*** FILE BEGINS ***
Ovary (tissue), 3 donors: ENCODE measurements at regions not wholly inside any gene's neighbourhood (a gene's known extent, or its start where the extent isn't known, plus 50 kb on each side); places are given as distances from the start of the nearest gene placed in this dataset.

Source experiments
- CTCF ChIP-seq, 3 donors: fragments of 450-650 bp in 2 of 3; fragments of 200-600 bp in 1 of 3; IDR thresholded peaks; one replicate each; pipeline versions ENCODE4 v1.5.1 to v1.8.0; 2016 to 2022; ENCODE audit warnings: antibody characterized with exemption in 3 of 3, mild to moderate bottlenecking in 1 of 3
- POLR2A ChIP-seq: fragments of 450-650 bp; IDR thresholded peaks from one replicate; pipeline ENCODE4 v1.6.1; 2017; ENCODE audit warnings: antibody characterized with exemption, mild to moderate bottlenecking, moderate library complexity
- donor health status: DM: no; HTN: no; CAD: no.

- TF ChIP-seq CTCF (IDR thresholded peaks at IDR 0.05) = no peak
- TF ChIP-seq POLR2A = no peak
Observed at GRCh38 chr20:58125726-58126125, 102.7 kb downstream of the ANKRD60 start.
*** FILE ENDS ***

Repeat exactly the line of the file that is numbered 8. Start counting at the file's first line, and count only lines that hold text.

Observed at GRCh38 chr20:58125726-58126125, 102.7 kb downstream of the ANKRD60 start.